Section 59 of the United States Public Health Service Regulation, in effect in May 1948, provided:
"There shall be certified as cases of constitutional psychopathic inferiority all psychopathic characters such as chronic litigants, sexual perverts, pathological liars, dipsomaniacs, moral imbeciles, and mentally peculiar persons who because of eccentric behavior, defective judgment or abnormal impulses are in repeated conflict with social customs and constituted authorities."
The case of United States v. Flores-Rodriguez, 2 Cir., 237 F.2d 405, 410, mentions the expression "constitutional psychopathic inferiority" as used in the 1917 Act, while discussing Section 1182 (a) (4) of T. 8 U.S.C.A. which applies to "Aliens afflicted with psychopathic personality, epilepsy or a mental defect." The Flores-Rodriguez case held that a sex deviate, under certain circumstances, was a person of that type. [See also United States v. Schwarz, D.C. 1949, 82 F.Supp. 933.]
There was no error committed by the Special Inquiry Officer when he received in evidence the records of the State mental hospital at Central Islip, L. I. Although Section 352 of the New York Civil Practice Act provides that a physician shall not be allowed to disclose any information which he acquired in attending a patient in a professional capacity and which was necessary to enable him to act in that capacity, there are certain exceptions to the rule which covers hospital records as well. One exception is found in Section 23 of the New York Mental Hygiene Law, McKinney's Consol.Laws, c. 27. It is entitled "Deportation and removal of alien and non-resident mentally afflicted persons; powers and duties of the Commissioner" of mental hygiene. Subdivision (2) of Section 23 provides: "The commissioner or his representative shall notify the proper authorities having control of the enforcement of the immigration laws of such persons who are found to be deportable in accordance with the provisions of such laws." A mere notice of the immigration officials without a disclosure of the clinical facts showing the nature and extent of the mental ailment, would not enable that officer to form any judgment as to the deportability of the person.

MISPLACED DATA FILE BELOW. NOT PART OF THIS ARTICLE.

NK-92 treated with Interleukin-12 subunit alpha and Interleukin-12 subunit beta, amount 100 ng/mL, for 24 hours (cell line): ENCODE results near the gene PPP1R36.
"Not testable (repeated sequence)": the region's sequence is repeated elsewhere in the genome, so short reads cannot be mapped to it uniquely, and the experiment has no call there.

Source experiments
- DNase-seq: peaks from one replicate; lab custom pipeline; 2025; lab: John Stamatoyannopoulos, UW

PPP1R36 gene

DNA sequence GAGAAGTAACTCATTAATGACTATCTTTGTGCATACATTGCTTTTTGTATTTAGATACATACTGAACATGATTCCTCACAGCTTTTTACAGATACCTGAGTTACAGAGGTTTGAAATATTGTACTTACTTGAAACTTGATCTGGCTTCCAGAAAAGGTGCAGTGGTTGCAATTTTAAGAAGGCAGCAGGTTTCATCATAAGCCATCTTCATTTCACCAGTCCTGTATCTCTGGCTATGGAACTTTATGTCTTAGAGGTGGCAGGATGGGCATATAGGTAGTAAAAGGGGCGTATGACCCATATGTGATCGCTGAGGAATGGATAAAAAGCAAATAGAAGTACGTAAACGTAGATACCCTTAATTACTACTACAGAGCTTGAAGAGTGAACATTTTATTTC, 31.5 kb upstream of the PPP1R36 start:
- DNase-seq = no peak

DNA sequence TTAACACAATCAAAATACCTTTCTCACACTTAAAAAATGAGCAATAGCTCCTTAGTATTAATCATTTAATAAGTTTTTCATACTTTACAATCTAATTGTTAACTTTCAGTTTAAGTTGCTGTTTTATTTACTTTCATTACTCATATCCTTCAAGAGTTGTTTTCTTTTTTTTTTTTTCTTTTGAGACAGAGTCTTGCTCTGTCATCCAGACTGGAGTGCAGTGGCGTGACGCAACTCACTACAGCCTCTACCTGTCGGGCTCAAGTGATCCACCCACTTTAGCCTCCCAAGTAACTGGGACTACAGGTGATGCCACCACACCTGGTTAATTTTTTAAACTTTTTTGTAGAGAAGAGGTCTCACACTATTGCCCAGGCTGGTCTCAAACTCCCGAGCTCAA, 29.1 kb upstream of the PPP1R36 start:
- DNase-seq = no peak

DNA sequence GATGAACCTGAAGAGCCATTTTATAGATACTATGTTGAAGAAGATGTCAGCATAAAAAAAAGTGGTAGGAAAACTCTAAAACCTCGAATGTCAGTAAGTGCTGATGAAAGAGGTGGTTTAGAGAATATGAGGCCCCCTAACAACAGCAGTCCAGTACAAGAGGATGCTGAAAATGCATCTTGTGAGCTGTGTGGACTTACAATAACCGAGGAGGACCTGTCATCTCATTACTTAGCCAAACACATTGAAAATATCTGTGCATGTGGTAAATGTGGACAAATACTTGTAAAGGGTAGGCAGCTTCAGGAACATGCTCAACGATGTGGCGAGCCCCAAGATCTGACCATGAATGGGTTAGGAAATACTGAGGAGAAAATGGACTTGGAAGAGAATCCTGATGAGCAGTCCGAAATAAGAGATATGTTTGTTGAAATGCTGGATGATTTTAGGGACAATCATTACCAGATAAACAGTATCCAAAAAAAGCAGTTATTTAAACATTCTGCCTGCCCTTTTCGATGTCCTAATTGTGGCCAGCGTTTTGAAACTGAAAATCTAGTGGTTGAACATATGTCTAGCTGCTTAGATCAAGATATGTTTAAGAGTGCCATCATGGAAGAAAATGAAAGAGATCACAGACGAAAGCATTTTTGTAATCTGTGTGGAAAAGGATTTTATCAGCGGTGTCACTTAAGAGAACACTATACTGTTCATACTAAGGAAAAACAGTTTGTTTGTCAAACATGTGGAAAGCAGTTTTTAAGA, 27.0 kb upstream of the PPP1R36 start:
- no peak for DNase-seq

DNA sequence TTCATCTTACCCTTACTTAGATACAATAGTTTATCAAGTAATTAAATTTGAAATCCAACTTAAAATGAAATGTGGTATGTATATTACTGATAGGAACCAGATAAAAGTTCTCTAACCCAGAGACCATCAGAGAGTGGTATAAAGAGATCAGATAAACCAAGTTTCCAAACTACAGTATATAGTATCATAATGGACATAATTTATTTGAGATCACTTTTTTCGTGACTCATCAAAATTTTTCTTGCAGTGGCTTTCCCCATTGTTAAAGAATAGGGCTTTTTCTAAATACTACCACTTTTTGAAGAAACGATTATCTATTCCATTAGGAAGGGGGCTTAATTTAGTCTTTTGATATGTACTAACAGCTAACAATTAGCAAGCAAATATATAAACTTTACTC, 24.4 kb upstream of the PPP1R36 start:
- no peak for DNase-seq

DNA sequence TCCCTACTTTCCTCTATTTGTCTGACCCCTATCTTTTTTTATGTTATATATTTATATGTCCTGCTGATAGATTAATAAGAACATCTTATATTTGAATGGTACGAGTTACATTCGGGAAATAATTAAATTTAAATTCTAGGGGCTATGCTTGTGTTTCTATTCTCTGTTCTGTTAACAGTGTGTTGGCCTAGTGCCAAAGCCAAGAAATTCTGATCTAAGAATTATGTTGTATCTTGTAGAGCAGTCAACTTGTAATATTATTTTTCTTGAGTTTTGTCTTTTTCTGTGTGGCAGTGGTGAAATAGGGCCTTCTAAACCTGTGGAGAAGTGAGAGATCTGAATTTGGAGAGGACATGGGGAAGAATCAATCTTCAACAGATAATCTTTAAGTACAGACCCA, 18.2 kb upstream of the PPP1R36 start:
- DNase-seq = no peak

The medical certificates of the United States Public Health Service were admissible, even though based on hospital records. Mrs. Leon has at all times been represented by an attorney. Her attorney was given an opportunity to examine the psychiatrists of the Central Islip Hospital who made the certificates but he declined to do so.
The petitioner-appellant has not been in any trouble with the law enforcement authorities since her release from the Central Islip Hospital in May 1951. She has been gainfully employed and has not been a public charge. Nevertheless she is deportable on the record in this case and under the provisions of the statute [§§ 3 and 19(a) of the Immigration Act of 1917 as preserved by § 405(a) of the Act of June 27, 1952. See footnote to § 1101 of T. 8 U.S.C.A.] which are applicable to her case. She is deportable to Cuba, her native country, from which she came to the United States. There is no great hardship in that. The petitioner-appellant had a fair hearing; there was substantial evidence to support the findings of the Special Inquiry Officer which were affirmed by the Board of Immigration Appeals; the District Court carefully considered all the legal points advanced by the petitioner and dismissed the writ of habeas corpus. The order of dismissal is affirmed.
Now 8 U.S.C.A. §§ 1182, 1251
His former report had incorrectly stated the date of her last entry as March 30, 1950. The 1950 entry was from Puerto Rico and as such was not properly an entry. Savoretti v. Voiler, 5 Cir., 214 F.2d 425
The following cases were affirmed upon the authority of the Powlowec case. United States ex rel. Kreisberg v. Day, 2 Cir., 37 F.2d 1014; and United States ex rel. De Brito v. Corsi, 2 Cir., 72 F.2d 1022